1000 items found for your search. If no results were found please broaden your search.
Joanne Hyun ’17 picked up her first violin when she was four years old and has been playing ever since. Originally from Sydney, Australia, Hyun moved to the United States during her sophomore year of high school to attend a boarding school in Troy, New York. Although she found that there were fewer opportunities to take music lessons in high school, she also enjoyed having chance to play more independently.
On Oct. 24, teams of junior high students will flood the Black Family Visual Arts Center’s Lowe Theater. Some may be costumed and some may be dressed with the red carpet in mind, but all will head to the showing of the short horror movies created for the Halloween-o-thon competition.
Some of the details are so minute that the Hood Museum provides magnifying glasses so that visitors can see them all as they are transported to mid-18th century Venice, from the well-known sites such as the Grand Canal to imaginary landscapes. The Hood Museum’s exhibition “Canaletto’s ‘Vedute’ Prints” captures the complete collection of etchings created by Italian landscape artist and “grand master painter” Giovanni Canal, better known as “Canaletto.”
Students spilled onto the floor the Hopkins Center’s Bentley Theater to watch Saturday and Sunday’s productions of “Too Much Light Makes the Baby Go Blind,” a rapid fire production of 30 plays in 60 minutes adapted by the College’s Displaced Theater Company.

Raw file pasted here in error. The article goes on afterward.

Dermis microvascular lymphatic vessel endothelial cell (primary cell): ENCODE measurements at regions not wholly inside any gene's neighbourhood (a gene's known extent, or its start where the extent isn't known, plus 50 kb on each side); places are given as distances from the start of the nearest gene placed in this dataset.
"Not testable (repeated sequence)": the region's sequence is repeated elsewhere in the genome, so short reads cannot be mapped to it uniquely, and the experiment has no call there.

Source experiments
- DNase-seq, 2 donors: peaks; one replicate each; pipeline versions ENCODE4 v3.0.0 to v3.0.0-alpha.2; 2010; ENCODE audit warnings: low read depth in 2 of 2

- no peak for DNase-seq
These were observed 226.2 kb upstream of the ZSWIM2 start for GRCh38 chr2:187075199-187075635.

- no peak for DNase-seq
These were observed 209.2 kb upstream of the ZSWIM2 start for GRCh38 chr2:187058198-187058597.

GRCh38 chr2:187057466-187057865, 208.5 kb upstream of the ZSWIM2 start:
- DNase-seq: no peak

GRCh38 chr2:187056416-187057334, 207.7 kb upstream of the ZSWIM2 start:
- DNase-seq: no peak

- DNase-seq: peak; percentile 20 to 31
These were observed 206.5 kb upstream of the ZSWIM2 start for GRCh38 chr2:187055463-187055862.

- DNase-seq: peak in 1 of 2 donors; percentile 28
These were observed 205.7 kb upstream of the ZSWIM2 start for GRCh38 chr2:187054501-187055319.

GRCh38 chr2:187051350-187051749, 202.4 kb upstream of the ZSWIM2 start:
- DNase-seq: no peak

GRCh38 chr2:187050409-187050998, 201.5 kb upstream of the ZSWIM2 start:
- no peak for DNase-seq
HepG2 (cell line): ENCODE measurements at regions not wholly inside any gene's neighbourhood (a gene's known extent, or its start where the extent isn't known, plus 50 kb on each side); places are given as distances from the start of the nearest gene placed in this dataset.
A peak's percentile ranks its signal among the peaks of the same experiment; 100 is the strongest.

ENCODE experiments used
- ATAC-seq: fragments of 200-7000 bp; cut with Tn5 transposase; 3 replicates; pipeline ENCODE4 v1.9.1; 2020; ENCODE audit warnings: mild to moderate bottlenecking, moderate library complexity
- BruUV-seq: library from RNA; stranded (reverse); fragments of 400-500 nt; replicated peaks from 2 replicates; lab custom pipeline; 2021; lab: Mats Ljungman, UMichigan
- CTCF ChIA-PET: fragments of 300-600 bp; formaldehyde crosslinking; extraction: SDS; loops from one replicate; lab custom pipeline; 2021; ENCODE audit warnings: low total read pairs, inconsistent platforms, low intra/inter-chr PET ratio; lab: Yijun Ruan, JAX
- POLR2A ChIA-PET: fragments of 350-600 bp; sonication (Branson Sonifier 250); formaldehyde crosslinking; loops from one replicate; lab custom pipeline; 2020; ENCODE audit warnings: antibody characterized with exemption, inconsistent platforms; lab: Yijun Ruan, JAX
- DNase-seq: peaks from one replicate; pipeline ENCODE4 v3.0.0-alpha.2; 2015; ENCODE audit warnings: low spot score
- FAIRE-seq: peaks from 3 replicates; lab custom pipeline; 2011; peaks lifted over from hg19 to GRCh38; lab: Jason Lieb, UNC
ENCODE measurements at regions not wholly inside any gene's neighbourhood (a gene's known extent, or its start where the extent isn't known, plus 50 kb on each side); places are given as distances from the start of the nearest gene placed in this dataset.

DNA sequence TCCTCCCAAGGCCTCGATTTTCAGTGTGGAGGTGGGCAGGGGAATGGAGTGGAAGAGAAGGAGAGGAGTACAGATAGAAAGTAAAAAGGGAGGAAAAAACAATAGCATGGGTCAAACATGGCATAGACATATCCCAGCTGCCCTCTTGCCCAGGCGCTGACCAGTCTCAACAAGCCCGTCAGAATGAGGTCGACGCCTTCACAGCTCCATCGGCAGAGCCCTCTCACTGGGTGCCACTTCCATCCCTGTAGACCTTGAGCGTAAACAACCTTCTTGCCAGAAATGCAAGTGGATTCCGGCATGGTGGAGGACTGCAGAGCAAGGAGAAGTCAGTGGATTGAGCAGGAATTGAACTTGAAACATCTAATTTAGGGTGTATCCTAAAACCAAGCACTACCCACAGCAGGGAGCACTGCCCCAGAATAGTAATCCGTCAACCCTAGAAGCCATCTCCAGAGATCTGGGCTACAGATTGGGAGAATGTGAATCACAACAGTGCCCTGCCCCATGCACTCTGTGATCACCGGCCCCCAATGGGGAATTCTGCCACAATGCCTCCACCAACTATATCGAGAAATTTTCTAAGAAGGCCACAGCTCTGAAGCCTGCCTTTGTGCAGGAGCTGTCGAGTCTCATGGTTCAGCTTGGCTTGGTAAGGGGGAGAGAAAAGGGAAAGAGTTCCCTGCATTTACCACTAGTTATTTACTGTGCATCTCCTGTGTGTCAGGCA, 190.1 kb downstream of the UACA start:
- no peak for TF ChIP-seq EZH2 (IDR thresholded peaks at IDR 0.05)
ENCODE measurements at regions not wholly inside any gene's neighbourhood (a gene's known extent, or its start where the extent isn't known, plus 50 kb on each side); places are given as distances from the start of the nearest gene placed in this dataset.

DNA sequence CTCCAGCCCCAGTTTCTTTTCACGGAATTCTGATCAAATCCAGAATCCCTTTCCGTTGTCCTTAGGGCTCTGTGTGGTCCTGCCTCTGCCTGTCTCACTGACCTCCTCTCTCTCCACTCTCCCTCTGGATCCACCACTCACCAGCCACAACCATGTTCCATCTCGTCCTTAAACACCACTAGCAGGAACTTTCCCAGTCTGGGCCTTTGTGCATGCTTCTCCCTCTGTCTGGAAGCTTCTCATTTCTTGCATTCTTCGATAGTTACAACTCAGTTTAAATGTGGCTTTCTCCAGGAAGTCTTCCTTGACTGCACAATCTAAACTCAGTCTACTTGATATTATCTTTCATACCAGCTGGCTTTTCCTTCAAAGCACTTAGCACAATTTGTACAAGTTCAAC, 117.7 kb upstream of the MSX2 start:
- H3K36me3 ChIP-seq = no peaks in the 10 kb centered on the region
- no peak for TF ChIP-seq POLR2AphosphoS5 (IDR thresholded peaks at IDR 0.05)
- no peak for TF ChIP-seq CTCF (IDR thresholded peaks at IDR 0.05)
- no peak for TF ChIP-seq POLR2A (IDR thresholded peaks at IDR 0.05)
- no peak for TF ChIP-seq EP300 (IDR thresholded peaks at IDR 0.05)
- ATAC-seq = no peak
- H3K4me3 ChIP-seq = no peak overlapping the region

Make a film about transgender prostitutes of color in Los Angeles on a shoestring budget. Now make it only using the iPhone 5s, but give it a big screen look. This basket of ingredients would sink most studios, but it was an invitation to greatness for director and writer Sean Baker, whose “Tangerine” (2015) stands as a monument to the indie genre and a middle finger to the cinema giants just miles down the road in Hollywood.
In 60 minutes, “Too Much Light Makes the Baby go Blind” will cover material from the College’s slang to the recent change in international student financial aid policy. Ariel Klein ’17 and Naomi Lazar ’17, both members of the Displaced Theater Company, are producing the series of 30 skits in 60 minutes.
In trying to make banjos a presences on campus, Reed Sturtevant ’16 cofounded College Folk Society in addition to performing with the Rude Mechanicals.
In preparation for their Friday, Oct. 16 performance at the Hopkins Center, The Knights — a Brooklyn, New York-based orchestra collective — will have a five-day residency at the College, meeting with students, visiting classes and local schools and performing with student groups.
Bass and drums are generally thought to be paired with guitars, not pianos, but The Bad Plus counters that idea with lively jazz that relies on a piano-drums-bass trio. The outfit originally consisted of pianist Ethan Iverson, bassist Reid Anderson and drummer David King, but the three are currently collaborating with saxophonist Joshua Redman.
During her time at the College, actress Talene Monahon ’13 was involved in a number of theater productions, including “Angels in America” in 2012 and “The Rocky Horror Picture Show” in 2010. During her senior fellowship, she wrote, produced and acted in “All in Good Fun,” a one-woman play about the social scene at Dartmouth.